Snake Charm

A woman in Indiana was recently found asphyxiated to death by a snake—a reticulated python—still wrapped round her neck. This was a death so horrible that you avert your mind from imagining it too closely.

In England two years ago a young man was found strangled to death with his pet python coiled beneath a nearby chair, as if trying to disavow its responsibility for the death or complacently surveying its handiwork (it is difficult to tell with a snake).

Both the killer pythons were eight feet long, less than a third as long as their maximum length.

I first became aware of the subculture of keeping such reptiles more than forty years ago when I had a patient who kept a boa in his flat that had grown so large that he was now afraid to return to it. He claimed that it had been the perfect pet for him because his job required him to spend a lot of time abroad and a snake could be left to its own devices for weeks once it had been given a good feed. Amazon.com Gift Card i... Buy New $50.00 (as of 04:25 EST - Details)

This seemed to me less than a full explanation of why he kept a snake, because a snake is not like a dog that is pleased to see you when you return; it can show you no affection, learn very little, and, as far as a relationship is concerned, is more like a moving object than a living being. It is cold-blooded in more ways than one.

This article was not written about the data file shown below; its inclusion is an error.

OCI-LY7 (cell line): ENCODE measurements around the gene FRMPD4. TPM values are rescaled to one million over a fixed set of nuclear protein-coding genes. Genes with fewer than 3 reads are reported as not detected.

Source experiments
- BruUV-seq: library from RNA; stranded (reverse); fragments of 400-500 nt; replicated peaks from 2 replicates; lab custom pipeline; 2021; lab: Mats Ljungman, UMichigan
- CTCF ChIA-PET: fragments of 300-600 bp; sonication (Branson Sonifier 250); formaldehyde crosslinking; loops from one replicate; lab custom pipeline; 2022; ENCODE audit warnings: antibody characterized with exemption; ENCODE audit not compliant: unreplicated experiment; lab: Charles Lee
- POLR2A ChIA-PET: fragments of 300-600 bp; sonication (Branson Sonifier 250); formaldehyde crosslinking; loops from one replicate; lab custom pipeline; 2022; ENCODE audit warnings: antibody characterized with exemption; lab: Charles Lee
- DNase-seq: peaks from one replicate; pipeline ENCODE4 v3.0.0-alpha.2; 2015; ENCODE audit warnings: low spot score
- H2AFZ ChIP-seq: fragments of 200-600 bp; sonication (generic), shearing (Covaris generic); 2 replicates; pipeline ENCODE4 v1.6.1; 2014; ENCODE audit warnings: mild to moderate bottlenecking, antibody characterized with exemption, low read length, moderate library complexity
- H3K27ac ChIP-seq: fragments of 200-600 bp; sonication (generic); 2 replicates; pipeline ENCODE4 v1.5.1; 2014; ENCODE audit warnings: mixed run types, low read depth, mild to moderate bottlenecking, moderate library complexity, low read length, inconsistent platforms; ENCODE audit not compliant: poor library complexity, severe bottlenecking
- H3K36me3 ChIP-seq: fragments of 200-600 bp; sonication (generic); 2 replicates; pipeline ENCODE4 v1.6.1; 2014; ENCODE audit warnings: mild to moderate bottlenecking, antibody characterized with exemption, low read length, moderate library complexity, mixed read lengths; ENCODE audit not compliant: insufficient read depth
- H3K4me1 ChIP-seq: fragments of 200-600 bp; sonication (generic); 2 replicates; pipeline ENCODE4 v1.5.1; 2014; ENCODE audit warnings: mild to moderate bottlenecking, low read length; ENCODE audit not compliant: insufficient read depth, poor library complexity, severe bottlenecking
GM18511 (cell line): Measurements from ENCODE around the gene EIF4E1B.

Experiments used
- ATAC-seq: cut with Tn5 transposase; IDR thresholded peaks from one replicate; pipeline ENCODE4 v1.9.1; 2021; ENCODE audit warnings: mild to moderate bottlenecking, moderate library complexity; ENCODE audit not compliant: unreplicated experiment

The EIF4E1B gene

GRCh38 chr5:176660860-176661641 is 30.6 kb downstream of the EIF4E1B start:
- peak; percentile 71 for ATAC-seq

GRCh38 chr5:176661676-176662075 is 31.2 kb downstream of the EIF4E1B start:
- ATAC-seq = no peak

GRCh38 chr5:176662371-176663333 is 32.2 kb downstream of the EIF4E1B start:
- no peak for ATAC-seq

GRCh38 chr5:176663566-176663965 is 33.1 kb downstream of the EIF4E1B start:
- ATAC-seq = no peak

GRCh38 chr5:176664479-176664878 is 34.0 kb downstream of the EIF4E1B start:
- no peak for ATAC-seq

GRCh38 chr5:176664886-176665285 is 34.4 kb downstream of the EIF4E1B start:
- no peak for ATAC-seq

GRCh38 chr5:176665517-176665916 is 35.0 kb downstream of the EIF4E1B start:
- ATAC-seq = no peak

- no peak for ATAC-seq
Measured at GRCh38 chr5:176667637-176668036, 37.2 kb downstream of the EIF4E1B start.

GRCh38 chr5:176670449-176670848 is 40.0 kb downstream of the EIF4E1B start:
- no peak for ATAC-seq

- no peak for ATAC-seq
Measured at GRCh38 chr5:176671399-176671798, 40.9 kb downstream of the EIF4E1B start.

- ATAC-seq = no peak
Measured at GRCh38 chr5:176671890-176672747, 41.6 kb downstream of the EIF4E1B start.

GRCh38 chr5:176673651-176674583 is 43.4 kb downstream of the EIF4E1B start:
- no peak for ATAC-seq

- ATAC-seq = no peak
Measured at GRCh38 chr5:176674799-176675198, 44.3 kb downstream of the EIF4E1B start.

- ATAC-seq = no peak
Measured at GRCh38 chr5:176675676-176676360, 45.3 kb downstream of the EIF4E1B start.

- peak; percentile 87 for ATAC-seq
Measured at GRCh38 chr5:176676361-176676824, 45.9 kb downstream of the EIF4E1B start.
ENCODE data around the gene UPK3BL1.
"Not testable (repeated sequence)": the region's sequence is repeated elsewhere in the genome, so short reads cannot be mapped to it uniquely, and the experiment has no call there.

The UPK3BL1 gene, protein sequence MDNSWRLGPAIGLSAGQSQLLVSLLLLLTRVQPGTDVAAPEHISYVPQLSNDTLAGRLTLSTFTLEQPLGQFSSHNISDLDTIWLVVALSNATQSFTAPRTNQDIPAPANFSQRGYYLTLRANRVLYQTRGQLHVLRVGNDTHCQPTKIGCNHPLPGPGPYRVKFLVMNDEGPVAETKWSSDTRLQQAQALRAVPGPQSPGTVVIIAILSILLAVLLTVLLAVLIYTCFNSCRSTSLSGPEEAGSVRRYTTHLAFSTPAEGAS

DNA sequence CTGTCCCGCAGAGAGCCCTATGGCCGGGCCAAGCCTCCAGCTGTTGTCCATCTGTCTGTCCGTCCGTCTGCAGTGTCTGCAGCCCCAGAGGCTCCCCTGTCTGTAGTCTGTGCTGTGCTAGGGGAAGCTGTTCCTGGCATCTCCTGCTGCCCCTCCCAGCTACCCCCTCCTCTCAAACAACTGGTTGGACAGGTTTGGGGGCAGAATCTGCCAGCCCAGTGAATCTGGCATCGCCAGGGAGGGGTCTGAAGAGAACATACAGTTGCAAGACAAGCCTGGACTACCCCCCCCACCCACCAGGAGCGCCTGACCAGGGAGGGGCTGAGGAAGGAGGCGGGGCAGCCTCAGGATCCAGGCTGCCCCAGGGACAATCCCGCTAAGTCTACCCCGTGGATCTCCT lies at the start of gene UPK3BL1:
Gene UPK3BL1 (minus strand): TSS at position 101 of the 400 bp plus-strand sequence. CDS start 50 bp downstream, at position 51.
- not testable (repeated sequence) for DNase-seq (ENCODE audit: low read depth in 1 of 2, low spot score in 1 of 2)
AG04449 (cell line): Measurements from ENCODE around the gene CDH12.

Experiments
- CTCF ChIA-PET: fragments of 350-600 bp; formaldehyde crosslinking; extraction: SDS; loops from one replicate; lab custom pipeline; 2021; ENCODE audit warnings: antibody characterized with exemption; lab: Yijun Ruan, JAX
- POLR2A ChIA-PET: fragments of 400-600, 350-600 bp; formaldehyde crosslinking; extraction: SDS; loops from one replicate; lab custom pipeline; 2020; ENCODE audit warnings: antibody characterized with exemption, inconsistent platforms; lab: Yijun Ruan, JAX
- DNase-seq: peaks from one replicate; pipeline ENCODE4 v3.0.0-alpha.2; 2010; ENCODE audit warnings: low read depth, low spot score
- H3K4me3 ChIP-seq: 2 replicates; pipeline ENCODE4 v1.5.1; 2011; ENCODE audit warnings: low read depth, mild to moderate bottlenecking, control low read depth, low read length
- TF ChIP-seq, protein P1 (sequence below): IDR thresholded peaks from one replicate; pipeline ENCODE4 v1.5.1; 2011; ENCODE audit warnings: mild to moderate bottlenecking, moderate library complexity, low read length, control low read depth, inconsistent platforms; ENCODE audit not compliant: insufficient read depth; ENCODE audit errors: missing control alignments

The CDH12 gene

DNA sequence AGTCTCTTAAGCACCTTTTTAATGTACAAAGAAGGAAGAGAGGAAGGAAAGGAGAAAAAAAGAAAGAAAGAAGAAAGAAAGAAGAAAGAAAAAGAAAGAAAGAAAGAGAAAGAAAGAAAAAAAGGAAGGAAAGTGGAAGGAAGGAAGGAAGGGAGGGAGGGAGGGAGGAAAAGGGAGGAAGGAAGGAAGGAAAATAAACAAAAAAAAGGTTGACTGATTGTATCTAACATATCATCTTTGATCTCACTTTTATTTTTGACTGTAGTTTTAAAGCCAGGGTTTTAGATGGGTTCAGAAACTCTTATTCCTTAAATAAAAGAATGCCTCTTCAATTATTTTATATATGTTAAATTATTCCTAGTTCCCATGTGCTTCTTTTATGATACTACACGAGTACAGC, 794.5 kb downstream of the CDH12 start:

Forty years ago, it seemed extraordinary that anyone would keep a boa, but now, in Britain alone, there are more than 2 million snakes kept in captivity, various pythons being the most popular breeds. From time to time they appear on the streets, either having escaped after having been let out to bask in the sun, or abandoned by their now-frightened owners.

Having become curious some years ago about the phenomenon of snakes kept as pets, I visited pet shops specializing in reptiles (tarantulas in such shops are counted as honorary reptiles) and also a reptile rescue center, which had two ambulances to rescue reptiles in distress.

Reptile-keeping in general has increased pari passu with the proportion of people in the population with tattoos, though of course statistical association is not causation in either direction. Nevertheless, I was struck in the reptile pet shops by the prevalence and prominence of tattoos and piercings among the customers, who came in for their large blocks of frozen rats to feed their reptilian friends, presumably after defrosting. No doubt part of the attraction of keeping reptiles is that many people are repelled by them. The owner of one of the shops I visited was later found dead, floating in a nearby canal. He was dead before he reached the canal into which he had been thrown, but the murderer was never caught. It was generally rumored that he had been killed by a rival who, like him, illegally imported rare species that were protected. It was a turf war over illegal species. No doubt the illegality of a species added to their attraction to a certain kind of person.

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